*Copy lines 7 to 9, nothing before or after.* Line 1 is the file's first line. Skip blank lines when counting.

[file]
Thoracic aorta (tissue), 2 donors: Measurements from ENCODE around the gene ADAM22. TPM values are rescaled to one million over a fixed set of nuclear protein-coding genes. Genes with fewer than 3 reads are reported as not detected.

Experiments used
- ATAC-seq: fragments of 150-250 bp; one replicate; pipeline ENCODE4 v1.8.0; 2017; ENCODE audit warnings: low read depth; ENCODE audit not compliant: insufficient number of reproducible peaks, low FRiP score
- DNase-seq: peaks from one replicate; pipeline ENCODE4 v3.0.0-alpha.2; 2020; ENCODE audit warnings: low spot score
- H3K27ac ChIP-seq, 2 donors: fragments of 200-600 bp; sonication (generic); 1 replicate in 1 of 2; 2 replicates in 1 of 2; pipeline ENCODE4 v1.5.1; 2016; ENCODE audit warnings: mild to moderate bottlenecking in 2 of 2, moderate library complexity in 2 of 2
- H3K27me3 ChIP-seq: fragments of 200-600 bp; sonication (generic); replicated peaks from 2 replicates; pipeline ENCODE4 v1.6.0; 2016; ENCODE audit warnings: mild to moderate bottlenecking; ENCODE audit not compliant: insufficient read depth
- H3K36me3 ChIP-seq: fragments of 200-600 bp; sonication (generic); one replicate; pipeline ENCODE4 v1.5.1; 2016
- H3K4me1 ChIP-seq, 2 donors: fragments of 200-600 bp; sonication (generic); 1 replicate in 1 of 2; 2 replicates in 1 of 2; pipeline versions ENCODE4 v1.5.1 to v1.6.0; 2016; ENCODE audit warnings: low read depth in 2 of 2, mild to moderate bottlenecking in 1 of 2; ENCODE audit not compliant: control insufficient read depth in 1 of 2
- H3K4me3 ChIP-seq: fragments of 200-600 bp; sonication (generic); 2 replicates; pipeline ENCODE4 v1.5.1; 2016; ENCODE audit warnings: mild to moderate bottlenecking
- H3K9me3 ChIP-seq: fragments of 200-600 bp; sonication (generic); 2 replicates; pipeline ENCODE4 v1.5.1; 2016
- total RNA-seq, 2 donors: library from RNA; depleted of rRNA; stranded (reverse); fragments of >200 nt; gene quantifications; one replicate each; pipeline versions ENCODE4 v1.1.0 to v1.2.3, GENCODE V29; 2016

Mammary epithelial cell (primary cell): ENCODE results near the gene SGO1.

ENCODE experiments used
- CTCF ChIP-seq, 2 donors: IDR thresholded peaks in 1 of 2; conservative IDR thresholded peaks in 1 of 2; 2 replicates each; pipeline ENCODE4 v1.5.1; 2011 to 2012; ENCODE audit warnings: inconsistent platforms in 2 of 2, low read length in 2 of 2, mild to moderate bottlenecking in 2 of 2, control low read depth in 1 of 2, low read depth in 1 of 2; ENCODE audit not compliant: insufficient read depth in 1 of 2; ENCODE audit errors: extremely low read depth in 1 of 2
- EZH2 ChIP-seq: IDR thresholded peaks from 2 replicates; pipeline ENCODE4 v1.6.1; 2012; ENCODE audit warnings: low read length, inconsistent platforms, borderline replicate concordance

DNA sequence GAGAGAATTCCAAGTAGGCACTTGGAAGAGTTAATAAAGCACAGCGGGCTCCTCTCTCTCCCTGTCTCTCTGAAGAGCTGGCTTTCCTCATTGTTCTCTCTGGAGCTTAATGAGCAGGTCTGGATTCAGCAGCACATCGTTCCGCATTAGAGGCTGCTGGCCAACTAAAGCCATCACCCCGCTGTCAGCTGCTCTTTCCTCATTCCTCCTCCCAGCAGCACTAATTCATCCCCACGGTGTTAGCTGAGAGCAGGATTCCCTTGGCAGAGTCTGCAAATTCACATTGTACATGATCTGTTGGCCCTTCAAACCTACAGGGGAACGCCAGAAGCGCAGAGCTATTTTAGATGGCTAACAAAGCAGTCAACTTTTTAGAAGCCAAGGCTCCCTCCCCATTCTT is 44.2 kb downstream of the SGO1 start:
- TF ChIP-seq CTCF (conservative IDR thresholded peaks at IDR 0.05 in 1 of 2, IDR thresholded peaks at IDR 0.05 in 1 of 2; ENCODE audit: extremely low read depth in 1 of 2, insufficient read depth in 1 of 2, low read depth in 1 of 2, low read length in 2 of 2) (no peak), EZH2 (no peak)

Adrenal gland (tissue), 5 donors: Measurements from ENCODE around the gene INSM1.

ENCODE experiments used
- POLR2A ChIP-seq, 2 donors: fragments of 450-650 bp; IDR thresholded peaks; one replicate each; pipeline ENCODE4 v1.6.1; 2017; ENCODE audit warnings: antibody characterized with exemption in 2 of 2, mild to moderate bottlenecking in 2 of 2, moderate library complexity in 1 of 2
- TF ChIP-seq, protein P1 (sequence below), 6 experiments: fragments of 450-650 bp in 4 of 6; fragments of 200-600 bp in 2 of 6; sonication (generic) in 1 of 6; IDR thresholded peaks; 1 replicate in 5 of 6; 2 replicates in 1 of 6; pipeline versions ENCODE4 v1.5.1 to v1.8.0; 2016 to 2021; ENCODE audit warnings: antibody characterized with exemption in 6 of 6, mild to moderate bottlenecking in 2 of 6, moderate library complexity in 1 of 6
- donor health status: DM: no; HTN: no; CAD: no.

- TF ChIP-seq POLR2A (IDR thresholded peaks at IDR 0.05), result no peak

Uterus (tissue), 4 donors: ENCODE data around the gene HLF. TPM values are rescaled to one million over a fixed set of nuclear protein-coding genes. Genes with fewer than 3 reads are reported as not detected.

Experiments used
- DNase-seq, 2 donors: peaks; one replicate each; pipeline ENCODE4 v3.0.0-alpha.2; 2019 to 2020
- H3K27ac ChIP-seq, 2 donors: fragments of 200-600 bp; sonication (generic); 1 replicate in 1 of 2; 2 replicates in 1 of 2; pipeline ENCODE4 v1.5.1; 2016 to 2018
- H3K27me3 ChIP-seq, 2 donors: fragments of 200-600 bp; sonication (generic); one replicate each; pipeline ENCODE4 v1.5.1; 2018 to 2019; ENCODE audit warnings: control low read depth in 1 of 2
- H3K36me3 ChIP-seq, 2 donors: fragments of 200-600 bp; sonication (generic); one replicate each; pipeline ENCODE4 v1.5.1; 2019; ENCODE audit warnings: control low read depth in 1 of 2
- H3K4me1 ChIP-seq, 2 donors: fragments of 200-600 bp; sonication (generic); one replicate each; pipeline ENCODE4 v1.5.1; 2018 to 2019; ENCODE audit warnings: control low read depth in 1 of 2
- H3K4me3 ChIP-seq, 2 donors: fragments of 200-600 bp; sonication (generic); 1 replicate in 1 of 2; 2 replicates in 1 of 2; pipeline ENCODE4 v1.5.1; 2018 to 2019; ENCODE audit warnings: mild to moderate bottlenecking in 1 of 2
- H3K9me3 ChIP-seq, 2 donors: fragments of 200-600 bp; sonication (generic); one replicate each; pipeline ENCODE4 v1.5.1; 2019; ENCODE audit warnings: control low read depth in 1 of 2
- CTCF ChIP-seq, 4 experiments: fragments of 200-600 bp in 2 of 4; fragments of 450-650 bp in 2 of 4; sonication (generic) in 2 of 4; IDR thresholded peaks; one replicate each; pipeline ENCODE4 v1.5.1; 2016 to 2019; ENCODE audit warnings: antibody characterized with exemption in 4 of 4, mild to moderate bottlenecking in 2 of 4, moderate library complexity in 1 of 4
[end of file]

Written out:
- H3K36me3 ChIP-seq: fragments of 200-600 bp; sonication (generic); one replicate; pipeline ENCODE4 v1.5.1; 2016
- H3K4me1 ChIP-seq, 2 donors: fragments of 200-600 bp; sonication (generic); 1 replicate in 1 of 2; 2 replicates in 1 of 2; pipeline versions ENCODE4 v1.5.1 to v1.6.0; 2016; ENCODE audit warnings: low read depth in 2 of 2, mild to moderate bottlenecking in 1 of 2; ENCODE audit not compliant: control insufficient read depth in 1 of 2
- H3K4me3 ChIP-seq: fragments of 200-600 bp; sonication (generic); 2 replicates; pipeline ENCODE4 v1.5.1; 2016; ENCODE audit warnings: mild to moderate bottlenecking